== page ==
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Lagers in All but Name

The popularity of cold IPA has blown the cover off a quiet yet long-running practice in commercial brewing: using lager yeast to make beer sold as ale. Sam Tierney, brewing manager at the Firestone Walker Propagator brewery in Los Angeles, offers some perspective.

Sam Tierney Feb 6, 2023 - 7 min read

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Over the past few years, cold IPA has introduced many brewers and drinkers to the idea of a non-lager beer style fermented with lager yeast. However, this is a familiar move that brewers have been using ever since lager yeast strains and bottom-fermentation techniques first spread from Bavaria in the 19th century. Whether for reasons of practicality or flavor profile, many styles commonly brewed with ale yeast have also been brewed with lager yeast by breweries all over the world.

Lager brewing took the world by storm starting in the mid-1800s, as the popularity of the golden pilseners from Bohemia spread, and as German brewers emigrated to other countries in search of new opportunities. With them they brought lager yeast (Saccharomyces pastorianus), a genetic hybrid of ale yeast (Saccharomyces cerevisiae) and the more cold-tolerant Saccharomyces eubayanus. This genetic hybrid—lager yeast—evolved via adaptation over the centuries in Bavaria to ferment at cooler temperatures and produce crisp, clear beers. That was in stark contrast to the relatively murky, tart, and/or funky ales that were ubiquitous in other brewing regions.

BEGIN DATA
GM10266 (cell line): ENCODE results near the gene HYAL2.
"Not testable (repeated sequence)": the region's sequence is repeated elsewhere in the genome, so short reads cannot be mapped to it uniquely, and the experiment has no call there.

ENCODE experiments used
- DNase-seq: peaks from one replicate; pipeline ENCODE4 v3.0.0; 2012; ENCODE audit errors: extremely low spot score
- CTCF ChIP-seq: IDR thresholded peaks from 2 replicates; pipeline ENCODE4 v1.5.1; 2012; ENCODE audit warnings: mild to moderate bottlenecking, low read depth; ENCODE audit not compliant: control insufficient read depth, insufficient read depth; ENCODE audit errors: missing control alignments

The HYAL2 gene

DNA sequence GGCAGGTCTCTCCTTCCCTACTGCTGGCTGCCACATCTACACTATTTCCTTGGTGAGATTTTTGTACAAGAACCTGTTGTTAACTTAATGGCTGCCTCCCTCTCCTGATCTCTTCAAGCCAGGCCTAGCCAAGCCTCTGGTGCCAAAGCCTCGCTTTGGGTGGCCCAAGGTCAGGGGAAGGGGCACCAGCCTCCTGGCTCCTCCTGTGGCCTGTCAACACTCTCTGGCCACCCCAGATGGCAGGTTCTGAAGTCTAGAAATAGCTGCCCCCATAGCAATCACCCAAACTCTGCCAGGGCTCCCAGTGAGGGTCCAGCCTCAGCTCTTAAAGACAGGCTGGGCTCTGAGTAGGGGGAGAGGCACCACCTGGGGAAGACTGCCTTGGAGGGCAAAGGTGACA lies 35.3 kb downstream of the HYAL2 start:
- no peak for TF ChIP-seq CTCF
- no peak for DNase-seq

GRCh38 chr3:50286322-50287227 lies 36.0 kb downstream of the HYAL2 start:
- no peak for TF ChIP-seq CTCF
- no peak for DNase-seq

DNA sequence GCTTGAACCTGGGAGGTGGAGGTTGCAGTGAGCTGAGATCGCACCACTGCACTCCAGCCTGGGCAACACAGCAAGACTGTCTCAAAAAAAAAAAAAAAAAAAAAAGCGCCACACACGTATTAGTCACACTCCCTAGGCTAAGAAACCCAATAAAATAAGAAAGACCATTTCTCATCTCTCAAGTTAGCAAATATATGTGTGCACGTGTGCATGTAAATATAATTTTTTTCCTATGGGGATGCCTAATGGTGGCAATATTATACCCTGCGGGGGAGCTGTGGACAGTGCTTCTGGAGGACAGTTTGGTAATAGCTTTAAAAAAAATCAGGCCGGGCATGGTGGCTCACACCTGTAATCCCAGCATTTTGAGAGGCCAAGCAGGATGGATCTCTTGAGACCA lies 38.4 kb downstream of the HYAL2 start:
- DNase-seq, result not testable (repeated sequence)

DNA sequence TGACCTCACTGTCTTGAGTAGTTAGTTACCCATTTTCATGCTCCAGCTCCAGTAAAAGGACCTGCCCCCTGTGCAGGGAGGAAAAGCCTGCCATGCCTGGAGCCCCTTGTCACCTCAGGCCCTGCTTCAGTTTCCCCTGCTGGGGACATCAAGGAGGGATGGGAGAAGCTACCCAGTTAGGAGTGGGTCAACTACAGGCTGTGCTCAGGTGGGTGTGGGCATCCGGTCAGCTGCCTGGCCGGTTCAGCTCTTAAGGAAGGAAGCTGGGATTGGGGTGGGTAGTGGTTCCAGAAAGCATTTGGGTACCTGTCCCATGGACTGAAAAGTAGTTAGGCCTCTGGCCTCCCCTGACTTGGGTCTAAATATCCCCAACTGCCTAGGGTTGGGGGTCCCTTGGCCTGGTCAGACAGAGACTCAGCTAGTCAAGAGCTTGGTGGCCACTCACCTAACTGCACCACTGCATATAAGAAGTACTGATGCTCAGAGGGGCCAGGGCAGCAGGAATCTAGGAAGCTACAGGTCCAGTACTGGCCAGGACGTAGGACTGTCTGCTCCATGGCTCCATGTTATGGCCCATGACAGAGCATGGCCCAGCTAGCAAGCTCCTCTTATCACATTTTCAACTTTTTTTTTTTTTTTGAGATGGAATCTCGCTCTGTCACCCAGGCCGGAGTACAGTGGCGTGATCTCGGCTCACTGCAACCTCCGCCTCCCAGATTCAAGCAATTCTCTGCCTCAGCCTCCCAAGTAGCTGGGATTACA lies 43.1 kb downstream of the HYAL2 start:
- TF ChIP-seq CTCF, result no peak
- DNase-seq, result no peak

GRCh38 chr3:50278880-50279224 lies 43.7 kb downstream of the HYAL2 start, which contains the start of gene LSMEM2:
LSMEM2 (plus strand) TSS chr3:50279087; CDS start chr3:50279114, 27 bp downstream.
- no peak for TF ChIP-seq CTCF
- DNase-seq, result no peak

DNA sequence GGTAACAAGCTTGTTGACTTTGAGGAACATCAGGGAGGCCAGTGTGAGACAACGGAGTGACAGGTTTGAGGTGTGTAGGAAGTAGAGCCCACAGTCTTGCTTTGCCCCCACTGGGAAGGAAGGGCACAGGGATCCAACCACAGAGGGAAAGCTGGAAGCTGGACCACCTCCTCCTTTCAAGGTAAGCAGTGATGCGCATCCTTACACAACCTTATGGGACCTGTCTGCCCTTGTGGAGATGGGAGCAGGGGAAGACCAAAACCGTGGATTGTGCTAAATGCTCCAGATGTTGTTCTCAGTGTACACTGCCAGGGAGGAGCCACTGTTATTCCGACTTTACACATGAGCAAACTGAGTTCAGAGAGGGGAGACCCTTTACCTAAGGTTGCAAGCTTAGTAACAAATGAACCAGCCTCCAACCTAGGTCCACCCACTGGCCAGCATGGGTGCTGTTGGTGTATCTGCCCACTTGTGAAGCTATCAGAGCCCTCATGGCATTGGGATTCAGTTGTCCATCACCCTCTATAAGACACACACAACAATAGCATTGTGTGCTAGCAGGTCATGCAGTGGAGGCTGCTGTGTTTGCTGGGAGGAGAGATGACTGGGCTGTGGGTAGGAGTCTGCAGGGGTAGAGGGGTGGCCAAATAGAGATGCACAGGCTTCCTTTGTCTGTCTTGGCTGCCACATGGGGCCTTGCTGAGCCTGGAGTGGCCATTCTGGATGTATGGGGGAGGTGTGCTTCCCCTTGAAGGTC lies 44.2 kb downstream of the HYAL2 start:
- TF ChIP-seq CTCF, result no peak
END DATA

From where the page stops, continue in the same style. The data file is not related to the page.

An Old Trick, Style by Style

As lager brewing became more popular, ale and porter brewers reacted to the new competition with beers such as cream ales—essentially, pale lagers made with ale yeast. That brings us to an example of where things got mixed up: Once this style became established with consumers, some brewers began making them by blending beers made with ale and lager yeast. Others who were used to brewing lagers also wanted in on this trendy style—so they simply brewed it with lager yeast.

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